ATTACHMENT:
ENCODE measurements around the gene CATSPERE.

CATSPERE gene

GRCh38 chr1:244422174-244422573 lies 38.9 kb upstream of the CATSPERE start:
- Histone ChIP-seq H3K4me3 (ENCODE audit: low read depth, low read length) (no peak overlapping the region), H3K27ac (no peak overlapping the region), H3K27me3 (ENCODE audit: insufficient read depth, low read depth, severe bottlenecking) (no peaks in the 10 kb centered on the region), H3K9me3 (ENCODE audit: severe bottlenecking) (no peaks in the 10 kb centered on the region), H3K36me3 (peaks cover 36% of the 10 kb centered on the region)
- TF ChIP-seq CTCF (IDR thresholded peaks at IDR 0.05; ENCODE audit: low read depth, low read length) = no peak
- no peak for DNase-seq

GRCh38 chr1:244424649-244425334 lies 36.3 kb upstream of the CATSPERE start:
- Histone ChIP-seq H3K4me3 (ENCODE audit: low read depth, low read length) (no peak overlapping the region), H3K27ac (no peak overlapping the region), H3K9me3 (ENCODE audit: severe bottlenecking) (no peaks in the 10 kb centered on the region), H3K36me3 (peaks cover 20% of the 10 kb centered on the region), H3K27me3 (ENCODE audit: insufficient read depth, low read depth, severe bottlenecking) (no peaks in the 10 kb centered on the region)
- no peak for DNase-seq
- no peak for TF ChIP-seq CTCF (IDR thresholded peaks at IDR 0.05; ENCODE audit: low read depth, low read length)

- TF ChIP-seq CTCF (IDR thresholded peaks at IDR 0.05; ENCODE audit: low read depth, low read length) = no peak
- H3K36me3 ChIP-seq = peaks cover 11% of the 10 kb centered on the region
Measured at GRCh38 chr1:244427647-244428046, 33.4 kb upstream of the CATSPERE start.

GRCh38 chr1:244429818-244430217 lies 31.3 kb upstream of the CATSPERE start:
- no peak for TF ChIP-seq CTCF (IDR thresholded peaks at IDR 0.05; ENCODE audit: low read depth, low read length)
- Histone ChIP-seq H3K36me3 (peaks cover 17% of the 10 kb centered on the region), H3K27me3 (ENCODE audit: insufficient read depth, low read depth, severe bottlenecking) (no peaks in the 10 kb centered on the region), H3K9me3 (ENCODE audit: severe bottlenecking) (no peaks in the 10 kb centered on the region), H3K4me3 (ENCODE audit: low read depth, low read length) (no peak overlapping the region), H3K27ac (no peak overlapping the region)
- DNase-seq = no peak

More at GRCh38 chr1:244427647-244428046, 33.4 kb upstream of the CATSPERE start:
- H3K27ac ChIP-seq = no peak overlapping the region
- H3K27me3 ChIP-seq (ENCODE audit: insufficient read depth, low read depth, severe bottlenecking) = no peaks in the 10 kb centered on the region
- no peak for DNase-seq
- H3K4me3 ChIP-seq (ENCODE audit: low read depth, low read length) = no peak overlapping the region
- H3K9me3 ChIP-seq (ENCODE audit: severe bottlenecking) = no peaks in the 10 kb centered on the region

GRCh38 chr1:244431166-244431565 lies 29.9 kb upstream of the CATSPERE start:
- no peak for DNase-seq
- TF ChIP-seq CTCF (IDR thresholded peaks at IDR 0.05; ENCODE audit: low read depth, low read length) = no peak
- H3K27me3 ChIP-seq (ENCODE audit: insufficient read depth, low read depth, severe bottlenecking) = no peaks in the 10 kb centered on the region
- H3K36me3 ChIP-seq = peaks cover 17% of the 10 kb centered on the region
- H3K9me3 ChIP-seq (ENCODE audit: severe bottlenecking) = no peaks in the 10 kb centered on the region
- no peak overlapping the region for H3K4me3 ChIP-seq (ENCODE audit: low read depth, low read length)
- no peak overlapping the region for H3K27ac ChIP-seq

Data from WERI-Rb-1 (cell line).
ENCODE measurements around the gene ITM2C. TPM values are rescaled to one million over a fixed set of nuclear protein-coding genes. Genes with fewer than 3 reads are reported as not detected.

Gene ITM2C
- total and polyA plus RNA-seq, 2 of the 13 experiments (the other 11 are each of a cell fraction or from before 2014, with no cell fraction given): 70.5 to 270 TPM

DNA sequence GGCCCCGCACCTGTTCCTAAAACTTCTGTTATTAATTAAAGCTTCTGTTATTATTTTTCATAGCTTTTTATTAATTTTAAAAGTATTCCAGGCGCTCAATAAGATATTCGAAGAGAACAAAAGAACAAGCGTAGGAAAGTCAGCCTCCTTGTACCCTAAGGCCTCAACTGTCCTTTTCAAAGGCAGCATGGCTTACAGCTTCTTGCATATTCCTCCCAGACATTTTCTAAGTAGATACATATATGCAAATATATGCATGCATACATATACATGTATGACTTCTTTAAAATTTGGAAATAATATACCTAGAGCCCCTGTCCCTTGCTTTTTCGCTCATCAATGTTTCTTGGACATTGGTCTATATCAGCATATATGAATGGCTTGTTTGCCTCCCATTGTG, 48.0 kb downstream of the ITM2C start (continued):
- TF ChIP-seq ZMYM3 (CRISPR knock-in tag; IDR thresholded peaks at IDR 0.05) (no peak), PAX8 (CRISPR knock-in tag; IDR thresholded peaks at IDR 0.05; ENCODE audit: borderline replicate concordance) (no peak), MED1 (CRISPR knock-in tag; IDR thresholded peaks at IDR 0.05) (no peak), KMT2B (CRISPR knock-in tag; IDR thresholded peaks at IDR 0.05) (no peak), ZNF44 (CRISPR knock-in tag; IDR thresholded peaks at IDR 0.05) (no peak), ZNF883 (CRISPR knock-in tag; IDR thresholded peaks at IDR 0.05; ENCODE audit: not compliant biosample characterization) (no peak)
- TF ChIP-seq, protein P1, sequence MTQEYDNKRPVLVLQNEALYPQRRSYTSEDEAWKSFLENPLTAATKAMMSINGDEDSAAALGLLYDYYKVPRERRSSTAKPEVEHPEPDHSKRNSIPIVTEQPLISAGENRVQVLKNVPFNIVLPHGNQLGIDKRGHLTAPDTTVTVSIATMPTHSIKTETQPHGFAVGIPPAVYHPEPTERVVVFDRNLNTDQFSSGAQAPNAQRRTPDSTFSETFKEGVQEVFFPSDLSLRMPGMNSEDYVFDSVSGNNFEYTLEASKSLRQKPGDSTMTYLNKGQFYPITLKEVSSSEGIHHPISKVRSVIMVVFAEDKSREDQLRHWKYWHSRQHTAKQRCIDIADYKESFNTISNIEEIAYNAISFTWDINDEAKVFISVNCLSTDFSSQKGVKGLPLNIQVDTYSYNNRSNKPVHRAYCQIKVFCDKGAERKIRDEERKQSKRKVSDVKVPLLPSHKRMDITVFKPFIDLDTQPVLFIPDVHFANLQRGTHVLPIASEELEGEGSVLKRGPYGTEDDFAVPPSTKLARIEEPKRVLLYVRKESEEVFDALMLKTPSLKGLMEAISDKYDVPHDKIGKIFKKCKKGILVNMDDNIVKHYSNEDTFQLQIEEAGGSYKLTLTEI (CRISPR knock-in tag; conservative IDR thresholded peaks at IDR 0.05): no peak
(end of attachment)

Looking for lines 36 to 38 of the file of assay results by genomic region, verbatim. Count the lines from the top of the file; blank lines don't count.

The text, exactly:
DNA sequence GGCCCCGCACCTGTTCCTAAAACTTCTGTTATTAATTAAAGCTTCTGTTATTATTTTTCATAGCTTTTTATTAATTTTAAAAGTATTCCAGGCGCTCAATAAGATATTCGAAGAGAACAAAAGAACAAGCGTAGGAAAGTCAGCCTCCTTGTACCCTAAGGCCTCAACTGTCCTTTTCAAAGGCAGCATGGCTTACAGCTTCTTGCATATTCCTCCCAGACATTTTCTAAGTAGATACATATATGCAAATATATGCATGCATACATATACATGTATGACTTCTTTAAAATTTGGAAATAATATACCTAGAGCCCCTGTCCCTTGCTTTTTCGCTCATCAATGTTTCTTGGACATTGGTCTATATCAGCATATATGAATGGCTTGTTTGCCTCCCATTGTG, 48.0 kb downstream of the ITM2C start (continued):
- TF ChIP-seq ZMYM3 (CRISPR knock-in tag; IDR thresholded peaks at IDR 0.05) (no peak), PAX8 (CRISPR knock-in tag; IDR thresholded peaks at IDR 0.05; ENCODE audit: borderline replicate concordance) (no peak), MED1 (CRISPR knock-in tag; IDR thresholded peaks at IDR 0.05) (no peak), KMT2B (CRISPR knock-in tag; IDR thresholded peaks at IDR 0.05) (no peak), ZNF44 (CRISPR knock-in tag; IDR thresholded peaks at IDR 0.05) (no peak), ZNF883 (CRISPR knock-in tag; IDR thresholded peaks at IDR 0.05; ENCODE audit: not compliant biosample characterization) (no peak)
- TF ChIP-seq, protein P1, sequence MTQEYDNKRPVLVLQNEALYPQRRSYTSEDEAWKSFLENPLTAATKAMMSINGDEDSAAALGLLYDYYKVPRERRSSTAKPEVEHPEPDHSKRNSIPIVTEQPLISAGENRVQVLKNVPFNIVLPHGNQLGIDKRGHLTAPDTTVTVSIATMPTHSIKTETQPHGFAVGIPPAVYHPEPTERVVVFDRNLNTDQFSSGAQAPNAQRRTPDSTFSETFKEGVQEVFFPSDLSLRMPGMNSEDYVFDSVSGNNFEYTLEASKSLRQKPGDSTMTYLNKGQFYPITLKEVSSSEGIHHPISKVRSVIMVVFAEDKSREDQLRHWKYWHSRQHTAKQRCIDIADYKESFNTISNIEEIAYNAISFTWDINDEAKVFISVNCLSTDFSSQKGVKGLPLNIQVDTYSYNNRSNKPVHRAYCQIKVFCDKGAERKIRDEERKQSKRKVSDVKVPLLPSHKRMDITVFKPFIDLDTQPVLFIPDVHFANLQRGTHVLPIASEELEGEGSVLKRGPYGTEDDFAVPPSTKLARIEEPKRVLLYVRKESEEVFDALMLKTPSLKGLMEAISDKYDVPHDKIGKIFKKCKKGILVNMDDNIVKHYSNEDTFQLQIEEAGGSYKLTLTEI (CRISPR knock-in tag; conservative IDR thresholded peaks at IDR 0.05): no peak